Craley History, Family Crest & Coats of Arms

Craley is a name of ancient Anglo-Saxon origin and comes from a family once having lived in Crawley in the counties of Northumberland, Sussex and Bedfordshire. These place names derive from the Old English word "cra-we," meaning "crow," and "le-ah," meaning a " clearing in the woods." [1]

We shall attempt to now discuss their significance to the family. The Northumberland township "was anciently called Crawlawe, from Caer-law, a fortified hill. Crawley Tower, a Roman structure, stands on an eminence near an old and strong intrenchment, which is thought to be the Alauna Amnis of Richard of Cirencester, though some place this station at Alnwick, and others at Glanton. " [2]

The East Sussex parish so named, is in the union of East Grinstead, hundred of Buttinghill, rape of Lewes. "Crawley is a post-town, consisting of one wide street, in which stands a remarkably fine old elm-tree of immense girth: the houses on the west side of the village are in the parish of Ifield." [2]

Early Origins of the Craley family

The surname Craley was first found in various counties throughout ancient Britain. So as to proves that point, the Hundredorum Rolls of 1273 list: Alan de Craule, Oxfordshire; Hugh de Craule, Bedfordshire and Margaret de Craule, Oxfordshire. [3]

Early History of the Craley family

This web page shows only a small excerpt of our Craley research. Another 68 words (5 lines of text) covering the years 1130, 1518, 1588, 1584, 1649, 1584, 1598, 1623, 1626 and 1632 are included under the topic Early Craley History in all our PDF Extended History products and printed products wherever possible.

Craley Spelling Variations

The English language only became standardized in the last few centuries; therefore, spelling variations are common among early Anglo-Saxon names. As the form of the English language changed, even the spelling of literate people's names evolved. Craley has been recorded under many different variations, including Crawley, Crawly, Craley, Crally and others.

Early Notables of the Craley family (pre 1700)

Notables of the family at this time include Robert Crole, Croleus, Crowley (1518?-1588), English author, printer, and divine, born in Gloucestershire. [4] Sir Francis Crawley (1584-1649), was an English judge, born at Luton, Bedfordshire, on 6 April 1584. "There is no trace of him at the universities, however. He studied law first at Staple Inn and then at Gray's Inn, to which he was admitted...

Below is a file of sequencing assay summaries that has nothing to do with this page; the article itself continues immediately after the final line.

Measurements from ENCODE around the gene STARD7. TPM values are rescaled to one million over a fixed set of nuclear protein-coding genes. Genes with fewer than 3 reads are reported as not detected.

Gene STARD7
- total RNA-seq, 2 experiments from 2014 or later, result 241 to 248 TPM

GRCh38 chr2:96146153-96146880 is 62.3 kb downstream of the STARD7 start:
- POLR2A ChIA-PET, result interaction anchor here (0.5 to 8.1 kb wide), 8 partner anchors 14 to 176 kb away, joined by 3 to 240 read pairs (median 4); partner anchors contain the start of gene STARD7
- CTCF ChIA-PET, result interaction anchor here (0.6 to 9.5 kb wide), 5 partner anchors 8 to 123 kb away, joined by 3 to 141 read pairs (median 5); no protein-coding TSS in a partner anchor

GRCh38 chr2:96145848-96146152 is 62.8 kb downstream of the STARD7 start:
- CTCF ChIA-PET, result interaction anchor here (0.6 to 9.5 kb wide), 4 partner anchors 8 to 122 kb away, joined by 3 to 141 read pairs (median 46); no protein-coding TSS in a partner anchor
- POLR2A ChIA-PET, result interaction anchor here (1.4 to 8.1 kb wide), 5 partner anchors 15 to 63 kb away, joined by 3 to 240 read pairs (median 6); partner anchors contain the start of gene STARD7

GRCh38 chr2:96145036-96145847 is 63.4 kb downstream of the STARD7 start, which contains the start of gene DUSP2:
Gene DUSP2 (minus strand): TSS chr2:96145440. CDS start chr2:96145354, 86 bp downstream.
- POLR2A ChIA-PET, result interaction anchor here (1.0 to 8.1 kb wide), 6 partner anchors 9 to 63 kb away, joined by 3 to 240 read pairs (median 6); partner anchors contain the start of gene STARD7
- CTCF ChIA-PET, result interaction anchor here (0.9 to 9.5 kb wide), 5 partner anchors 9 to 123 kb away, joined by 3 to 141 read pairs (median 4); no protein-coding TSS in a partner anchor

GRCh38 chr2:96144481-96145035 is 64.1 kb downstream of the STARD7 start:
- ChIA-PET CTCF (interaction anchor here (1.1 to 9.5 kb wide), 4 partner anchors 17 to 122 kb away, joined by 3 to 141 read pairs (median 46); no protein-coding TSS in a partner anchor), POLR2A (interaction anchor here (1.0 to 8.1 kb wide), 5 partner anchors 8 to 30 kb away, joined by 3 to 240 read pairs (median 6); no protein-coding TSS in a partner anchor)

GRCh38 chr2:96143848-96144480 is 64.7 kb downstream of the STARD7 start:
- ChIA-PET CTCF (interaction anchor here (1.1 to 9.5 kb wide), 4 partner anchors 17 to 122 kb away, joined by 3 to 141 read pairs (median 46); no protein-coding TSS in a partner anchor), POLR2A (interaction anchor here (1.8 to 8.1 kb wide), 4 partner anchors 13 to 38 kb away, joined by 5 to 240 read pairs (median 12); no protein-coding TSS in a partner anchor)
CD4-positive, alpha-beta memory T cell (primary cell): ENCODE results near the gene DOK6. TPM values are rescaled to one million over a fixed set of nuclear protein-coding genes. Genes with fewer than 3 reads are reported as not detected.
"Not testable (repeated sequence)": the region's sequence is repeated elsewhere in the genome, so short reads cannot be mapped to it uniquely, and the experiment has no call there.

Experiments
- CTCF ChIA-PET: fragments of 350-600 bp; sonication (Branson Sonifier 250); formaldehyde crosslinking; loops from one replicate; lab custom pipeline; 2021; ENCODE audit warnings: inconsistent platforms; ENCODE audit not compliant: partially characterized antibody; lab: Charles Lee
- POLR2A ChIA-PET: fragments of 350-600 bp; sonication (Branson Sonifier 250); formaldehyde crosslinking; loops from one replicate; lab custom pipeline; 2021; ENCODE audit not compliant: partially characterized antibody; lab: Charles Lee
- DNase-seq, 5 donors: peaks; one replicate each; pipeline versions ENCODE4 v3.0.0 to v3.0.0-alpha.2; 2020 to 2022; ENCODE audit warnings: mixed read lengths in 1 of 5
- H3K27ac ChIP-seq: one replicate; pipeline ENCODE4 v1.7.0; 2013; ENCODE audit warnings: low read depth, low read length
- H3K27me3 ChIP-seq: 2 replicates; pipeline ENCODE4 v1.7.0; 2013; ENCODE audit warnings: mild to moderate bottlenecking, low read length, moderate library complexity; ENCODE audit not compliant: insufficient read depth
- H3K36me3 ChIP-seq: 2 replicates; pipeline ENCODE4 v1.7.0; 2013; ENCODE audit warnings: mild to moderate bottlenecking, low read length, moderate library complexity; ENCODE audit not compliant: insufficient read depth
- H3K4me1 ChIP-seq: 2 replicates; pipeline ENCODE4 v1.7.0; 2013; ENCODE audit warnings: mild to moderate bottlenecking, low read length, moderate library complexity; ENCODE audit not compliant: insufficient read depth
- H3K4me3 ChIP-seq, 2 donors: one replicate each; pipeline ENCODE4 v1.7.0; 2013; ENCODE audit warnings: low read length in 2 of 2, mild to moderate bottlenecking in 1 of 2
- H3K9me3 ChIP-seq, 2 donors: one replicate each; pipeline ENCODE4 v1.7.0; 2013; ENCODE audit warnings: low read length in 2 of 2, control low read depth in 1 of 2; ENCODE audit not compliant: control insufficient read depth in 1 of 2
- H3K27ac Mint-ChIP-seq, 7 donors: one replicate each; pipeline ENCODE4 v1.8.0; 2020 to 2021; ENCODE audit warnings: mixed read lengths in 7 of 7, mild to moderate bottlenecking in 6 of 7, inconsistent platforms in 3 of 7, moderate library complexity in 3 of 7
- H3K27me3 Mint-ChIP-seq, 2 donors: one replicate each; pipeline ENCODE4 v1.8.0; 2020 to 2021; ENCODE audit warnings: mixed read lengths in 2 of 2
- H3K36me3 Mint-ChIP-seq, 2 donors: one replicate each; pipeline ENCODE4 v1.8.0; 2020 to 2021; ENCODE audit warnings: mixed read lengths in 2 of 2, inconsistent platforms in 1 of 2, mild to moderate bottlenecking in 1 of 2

Another 64 words (5 lines of text) are included under the topic Early Craley Notables in all our PDF Extended History products and printed products wherever possible.

Migration of the Craley family

For many English families, the political and religious disarray that shrouded England made the far away New World an attractive prospect. On cramped disease-ridden ships, thousands migrated to those British colonies that would eventually become Canada and the United States. Those hardy settlers that survived the journey often went on to make important contributions to the emerging nations in which they landed. Analysis of immigration records indicates that some of the first North American immigrants bore the name Craley or a variant listed above: John Crally, who arrived in Maryland in 1664; Ann Crawley, who came to Pennsylvania in 1682; Charles Crawley, who settled in Virginia in 1700; John Crawley who settled in Maryland in 1729.


Contemporary Notables of the name Craley (post 1700) +

  • Nathaniel Neiman Craley Jr. (1927-2006), American Democrat politician, Furniture manufacturer; College instructor; Chair of York County Democratic Party, 1962-64; U.S. Representative from Pennsylvania 19th District, 1965-67


  1. ^ Smith, Eldson Coles, New Dictionary of American Family Names New York, Harper & Row, 1956. Print
  2. ^ Lewis, Samuel, A Topographical Dictionary of England. Institute of Historical Research, 1848, Print.
  3. ^ Bardsley, C.W, A Dictionary of English and Welsh Surnames: With Special American Instances. Wiltshire: Heraldry Today, 1901. Print. (ISBN 0-900455-44-6)
  4. ^ Smith, George (ed), Dictionary of National Biography. London: Smith, Elder & Co., 1885-1900. Print


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